The result has been a ‘Catch 22’ situation, where those rescued cannot be taken to Libya because it is unlawful and inhumane, or to Europe because European governments are refusing requests for disembarkation.

As part of the same strategy to reduce the number of disembarkations in Europe, countries have increasingly withdrawn patrols. NGOs that have stepped in to fill the gap – rescuing people in distress, including in the Libyan search and rescue region – have not only found themselves regularly refused a port to dock (particularly in Italy and Malta), but they have also been prevented from conducting their life-saving activities through unfounded criminal investigations and bureaucratic obstacles.

In the latest example, Spanish authorities prevented the Proactiva Open Arms NGO ship from setting sail from Barcelona to the central Mediterranean last Monday.

European governments are reticent to allow people rescued at sea to disembark in their countries. They do not want the responsibility that it triggers, to provide people with a chance to seek asylum and assist them throughout the proceedings.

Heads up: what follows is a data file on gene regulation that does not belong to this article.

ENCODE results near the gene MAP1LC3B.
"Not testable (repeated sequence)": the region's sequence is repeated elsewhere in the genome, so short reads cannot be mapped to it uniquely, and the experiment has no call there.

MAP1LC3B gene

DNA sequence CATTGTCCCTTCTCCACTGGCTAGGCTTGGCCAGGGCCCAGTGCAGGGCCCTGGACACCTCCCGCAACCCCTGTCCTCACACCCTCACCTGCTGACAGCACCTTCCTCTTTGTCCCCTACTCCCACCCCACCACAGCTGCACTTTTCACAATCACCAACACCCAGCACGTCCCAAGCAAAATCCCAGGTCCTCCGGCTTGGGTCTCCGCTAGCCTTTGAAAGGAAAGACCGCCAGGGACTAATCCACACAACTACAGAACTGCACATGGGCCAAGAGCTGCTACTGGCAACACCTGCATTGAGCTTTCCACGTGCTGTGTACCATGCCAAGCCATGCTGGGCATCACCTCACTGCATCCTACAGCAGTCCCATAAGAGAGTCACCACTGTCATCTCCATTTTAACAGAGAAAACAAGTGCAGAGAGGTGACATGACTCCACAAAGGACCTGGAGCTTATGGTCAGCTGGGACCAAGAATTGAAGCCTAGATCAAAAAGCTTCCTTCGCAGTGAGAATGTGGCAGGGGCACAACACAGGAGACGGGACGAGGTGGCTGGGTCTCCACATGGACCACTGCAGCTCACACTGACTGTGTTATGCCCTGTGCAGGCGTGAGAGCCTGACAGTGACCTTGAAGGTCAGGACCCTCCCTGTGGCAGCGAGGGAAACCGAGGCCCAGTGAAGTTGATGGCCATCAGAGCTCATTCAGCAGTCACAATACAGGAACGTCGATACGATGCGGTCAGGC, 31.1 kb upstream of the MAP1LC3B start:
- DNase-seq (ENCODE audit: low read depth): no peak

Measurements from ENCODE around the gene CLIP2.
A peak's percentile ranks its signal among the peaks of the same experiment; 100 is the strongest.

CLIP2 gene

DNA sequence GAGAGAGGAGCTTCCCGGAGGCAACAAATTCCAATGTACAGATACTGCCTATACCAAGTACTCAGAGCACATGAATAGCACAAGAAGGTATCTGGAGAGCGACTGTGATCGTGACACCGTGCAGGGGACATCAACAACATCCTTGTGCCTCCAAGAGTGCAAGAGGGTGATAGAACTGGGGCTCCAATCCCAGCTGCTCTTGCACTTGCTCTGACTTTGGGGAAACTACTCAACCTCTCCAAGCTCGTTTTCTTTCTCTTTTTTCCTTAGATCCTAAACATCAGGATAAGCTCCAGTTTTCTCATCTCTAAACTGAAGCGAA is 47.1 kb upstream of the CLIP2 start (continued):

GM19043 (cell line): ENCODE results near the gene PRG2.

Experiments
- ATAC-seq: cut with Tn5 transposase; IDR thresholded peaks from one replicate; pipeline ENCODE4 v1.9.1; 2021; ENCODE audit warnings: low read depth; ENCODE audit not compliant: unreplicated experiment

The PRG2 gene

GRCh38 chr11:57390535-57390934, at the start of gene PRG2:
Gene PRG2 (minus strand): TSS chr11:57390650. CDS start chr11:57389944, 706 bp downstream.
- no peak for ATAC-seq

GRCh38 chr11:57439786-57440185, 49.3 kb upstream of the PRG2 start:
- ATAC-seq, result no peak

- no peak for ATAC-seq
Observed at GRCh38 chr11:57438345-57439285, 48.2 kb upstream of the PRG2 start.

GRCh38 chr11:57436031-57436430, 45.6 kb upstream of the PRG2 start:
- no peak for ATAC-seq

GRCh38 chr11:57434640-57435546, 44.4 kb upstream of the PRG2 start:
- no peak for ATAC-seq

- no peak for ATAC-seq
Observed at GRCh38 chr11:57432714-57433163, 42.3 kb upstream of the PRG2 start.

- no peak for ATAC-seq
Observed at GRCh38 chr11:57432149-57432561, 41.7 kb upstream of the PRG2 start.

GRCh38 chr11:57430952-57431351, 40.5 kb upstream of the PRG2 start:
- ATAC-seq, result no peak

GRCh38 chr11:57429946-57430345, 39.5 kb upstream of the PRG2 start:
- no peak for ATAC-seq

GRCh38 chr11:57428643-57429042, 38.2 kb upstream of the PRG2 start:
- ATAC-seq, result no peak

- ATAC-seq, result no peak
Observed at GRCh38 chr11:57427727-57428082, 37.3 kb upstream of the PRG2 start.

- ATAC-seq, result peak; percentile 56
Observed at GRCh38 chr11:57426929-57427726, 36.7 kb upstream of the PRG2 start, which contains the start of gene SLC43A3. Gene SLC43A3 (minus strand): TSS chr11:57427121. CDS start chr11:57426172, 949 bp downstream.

Usually the country through which the asylum seeker first enters the EU is responsible for examining their asylum claim, hosting them during the process, integrating the successful applicant into society and returning those who are refused protection to their home countries. Thus, coastal states have often had to deal with this on their own as there is no system to share such responsibility among European states.

The need to reform the European asylum rules - the so-called ‘DublinRegulation’ - has been recognised by many. Despite the EU Parliament’s attempt to introduce reforms, no changes have been made due to opposition from a few countries.

Rather than finding pragmatic ways of better managing migration, EU governments are increasingly unified around the idea of keeping people out. The human collateral of this unconscionable approach are the exhausted asylum-seekers stranded at sea for weeks on rescue ships. Less visible are the women, men and children arbitrarily held in Libya’s detention centres or the ones whose bodies will never be found.

“This has not been Europe’s finest hour,” EU Commissioner for Migration, Home Affairs and Citizenship Dimitris Avramopoulos said of the Sea Watch debacle last week. “The European Union is about human values and solidarity. And if human values and solidarity are not upheld, it is not Europe.”

While Europe is unified in trying to pass the buck to third countries for problems of its own making, it is still divided when it comes to reaching solutions. We need to cut through the rhetoric which demonises people seeking safety - and those trying to help them - purely for political purposes.

More women, men and children will suffer unless European governments agree on a swift and predictable disembarkation policy in line with international law and a fair system to share responsibility among EU countries.


Matteo de Bellis is Amnesty International’s Migration Researcher.

Opinions expressed in View articles are solely those of the author.